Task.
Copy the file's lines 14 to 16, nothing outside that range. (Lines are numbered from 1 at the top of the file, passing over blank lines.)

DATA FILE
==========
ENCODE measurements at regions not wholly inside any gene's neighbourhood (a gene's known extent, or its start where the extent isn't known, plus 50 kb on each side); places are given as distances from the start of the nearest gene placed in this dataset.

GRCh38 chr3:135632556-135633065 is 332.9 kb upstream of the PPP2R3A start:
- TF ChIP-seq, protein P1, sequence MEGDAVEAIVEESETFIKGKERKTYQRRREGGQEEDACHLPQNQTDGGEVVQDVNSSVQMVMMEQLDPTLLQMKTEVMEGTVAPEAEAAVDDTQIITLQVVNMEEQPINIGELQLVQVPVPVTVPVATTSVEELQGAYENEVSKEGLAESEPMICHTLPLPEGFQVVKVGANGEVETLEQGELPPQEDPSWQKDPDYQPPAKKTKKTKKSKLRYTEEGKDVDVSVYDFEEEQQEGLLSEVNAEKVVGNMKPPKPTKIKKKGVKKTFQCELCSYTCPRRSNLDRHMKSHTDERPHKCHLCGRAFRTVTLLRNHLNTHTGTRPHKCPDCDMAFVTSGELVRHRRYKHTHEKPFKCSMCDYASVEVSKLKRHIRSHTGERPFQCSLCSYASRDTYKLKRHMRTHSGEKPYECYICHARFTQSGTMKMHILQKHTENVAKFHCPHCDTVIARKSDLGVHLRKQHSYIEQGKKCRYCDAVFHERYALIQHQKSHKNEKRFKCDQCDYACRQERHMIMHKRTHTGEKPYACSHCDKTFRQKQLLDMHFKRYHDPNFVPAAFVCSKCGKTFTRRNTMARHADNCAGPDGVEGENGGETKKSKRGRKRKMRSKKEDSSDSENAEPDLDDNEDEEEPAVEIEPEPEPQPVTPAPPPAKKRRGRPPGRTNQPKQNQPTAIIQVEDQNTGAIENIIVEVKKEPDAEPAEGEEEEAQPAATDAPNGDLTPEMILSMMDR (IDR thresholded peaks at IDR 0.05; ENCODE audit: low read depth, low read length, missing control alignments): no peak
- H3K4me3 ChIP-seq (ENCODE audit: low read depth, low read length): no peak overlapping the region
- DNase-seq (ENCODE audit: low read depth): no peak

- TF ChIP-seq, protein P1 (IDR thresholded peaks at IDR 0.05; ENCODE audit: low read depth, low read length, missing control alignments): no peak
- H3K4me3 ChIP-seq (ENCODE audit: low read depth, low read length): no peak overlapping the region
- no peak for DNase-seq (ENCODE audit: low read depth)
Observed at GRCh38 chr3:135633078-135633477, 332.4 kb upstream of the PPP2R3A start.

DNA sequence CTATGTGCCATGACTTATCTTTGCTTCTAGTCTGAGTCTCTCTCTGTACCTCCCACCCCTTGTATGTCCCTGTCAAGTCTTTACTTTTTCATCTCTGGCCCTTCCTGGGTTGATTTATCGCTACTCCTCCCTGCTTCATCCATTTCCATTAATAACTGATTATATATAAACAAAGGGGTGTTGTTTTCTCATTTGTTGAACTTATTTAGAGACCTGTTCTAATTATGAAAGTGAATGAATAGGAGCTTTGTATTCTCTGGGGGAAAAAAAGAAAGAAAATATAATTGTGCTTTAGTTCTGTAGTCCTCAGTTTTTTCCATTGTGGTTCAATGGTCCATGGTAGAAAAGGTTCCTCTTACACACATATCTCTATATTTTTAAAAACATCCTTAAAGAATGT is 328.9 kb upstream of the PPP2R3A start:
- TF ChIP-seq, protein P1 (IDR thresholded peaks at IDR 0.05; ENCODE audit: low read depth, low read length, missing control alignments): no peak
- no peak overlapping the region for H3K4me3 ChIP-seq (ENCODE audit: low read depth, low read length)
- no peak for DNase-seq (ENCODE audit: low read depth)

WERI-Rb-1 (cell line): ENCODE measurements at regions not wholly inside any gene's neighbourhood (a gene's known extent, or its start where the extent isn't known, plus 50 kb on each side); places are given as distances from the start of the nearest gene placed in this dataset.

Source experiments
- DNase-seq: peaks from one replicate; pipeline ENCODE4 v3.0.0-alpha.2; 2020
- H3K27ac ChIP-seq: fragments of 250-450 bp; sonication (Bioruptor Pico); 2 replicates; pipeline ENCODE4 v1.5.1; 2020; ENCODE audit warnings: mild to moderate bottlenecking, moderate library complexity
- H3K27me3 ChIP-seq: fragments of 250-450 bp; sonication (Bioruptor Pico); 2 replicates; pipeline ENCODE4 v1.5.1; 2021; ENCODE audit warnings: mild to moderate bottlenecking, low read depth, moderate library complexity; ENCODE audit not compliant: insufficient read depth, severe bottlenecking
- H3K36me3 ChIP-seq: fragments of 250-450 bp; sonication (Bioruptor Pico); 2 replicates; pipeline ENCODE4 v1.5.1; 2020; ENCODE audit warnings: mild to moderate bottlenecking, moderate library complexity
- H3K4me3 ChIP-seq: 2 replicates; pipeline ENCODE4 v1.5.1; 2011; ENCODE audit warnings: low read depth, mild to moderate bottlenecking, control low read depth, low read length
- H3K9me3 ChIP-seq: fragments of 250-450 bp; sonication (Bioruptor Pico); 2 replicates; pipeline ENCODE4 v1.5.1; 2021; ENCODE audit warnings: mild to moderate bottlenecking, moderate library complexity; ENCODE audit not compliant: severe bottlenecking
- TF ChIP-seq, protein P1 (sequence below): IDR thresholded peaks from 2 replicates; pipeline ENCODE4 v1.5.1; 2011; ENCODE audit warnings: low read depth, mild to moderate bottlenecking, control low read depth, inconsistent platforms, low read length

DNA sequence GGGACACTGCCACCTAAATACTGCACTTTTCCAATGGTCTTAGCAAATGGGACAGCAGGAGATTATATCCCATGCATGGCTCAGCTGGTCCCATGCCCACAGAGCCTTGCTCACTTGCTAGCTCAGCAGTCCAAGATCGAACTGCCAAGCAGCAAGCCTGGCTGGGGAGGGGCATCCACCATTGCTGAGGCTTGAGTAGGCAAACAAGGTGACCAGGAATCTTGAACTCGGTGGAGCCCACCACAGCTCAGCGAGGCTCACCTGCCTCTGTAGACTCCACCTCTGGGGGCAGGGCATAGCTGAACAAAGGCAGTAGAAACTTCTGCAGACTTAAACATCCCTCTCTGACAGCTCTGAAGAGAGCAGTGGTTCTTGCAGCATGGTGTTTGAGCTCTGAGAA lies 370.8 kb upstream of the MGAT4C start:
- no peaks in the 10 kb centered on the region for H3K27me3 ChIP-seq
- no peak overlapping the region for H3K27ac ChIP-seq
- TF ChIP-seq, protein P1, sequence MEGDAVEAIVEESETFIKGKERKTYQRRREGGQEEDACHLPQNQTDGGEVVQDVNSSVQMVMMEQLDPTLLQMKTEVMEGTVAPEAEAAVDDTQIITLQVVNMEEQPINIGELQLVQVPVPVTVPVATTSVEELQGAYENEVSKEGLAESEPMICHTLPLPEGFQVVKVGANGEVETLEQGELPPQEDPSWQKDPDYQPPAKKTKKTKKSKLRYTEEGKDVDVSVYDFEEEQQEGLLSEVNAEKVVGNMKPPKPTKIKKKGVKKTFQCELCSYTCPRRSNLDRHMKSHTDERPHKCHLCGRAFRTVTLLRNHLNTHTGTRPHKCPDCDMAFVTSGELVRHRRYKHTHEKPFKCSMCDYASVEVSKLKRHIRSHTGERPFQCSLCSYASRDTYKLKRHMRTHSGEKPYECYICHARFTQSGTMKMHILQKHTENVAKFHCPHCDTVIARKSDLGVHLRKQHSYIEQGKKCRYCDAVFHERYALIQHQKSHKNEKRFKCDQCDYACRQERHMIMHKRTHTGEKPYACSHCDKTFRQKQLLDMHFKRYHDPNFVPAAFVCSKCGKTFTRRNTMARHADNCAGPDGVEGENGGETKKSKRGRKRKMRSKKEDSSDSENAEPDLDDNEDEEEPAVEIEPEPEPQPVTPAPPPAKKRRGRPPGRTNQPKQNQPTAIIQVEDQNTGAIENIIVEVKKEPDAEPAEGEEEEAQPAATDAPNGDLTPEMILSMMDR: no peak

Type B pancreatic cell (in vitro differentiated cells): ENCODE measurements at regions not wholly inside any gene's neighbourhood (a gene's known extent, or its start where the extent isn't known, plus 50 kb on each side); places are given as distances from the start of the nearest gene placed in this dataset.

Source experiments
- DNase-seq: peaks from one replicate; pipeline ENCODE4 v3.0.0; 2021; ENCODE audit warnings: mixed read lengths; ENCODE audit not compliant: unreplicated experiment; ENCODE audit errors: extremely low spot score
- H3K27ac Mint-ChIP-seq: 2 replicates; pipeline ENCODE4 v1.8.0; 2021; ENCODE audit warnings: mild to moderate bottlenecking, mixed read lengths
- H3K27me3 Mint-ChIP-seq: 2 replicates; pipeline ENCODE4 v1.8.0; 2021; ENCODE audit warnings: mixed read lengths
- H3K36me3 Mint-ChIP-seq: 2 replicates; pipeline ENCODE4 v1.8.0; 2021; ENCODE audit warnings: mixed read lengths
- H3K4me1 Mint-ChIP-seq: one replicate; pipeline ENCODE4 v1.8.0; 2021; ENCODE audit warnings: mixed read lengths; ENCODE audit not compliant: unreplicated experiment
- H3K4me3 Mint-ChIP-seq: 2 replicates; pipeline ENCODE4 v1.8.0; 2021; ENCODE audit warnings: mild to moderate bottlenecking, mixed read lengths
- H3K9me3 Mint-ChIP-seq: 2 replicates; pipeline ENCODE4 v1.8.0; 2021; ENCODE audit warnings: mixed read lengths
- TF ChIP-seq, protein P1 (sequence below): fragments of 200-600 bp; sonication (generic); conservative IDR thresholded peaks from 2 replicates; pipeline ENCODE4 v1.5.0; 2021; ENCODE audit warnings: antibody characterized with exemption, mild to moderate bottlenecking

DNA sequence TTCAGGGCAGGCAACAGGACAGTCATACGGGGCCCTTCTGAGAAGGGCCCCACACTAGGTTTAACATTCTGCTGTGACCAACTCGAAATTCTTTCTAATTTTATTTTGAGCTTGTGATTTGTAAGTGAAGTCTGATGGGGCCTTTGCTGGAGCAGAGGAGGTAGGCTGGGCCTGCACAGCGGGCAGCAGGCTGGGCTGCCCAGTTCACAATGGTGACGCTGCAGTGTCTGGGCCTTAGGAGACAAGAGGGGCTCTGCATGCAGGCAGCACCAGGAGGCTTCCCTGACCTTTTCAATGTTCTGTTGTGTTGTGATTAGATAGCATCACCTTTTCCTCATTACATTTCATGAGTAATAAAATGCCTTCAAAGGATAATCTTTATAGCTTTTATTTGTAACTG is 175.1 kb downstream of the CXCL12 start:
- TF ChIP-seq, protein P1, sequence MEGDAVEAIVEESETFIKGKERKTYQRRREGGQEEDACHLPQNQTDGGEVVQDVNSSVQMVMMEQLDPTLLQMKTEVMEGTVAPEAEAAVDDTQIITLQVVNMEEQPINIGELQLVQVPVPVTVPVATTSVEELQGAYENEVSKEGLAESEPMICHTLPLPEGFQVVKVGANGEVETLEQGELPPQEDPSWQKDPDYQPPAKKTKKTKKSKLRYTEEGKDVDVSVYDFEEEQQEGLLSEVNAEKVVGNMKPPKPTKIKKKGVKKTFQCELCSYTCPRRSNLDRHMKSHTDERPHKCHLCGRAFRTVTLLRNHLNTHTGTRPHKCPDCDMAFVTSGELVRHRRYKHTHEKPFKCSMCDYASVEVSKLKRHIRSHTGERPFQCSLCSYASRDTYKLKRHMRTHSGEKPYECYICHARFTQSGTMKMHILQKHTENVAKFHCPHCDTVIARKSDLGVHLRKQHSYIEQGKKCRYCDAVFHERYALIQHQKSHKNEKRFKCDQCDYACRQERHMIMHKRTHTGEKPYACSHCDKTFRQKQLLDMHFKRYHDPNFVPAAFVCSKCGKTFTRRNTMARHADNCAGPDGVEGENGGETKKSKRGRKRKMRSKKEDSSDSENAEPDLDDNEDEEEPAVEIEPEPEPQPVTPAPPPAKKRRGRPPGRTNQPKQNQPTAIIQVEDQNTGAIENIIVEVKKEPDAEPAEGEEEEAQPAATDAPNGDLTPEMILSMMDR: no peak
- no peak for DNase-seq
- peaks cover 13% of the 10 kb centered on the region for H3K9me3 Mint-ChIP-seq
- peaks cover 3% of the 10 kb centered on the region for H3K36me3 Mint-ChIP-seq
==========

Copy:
WERI-Rb-1 (cell line): ENCODE measurements at regions not wholly inside any gene's neighbourhood (a gene's known extent, or its start where the extent isn't known, plus 50 kb on each side); places are given as distances from the start of the nearest gene placed in this dataset.

Source experiments
- DNase-seq: peaks from one replicate; pipeline ENCODE4 v3.0.0-alpha.2; 2020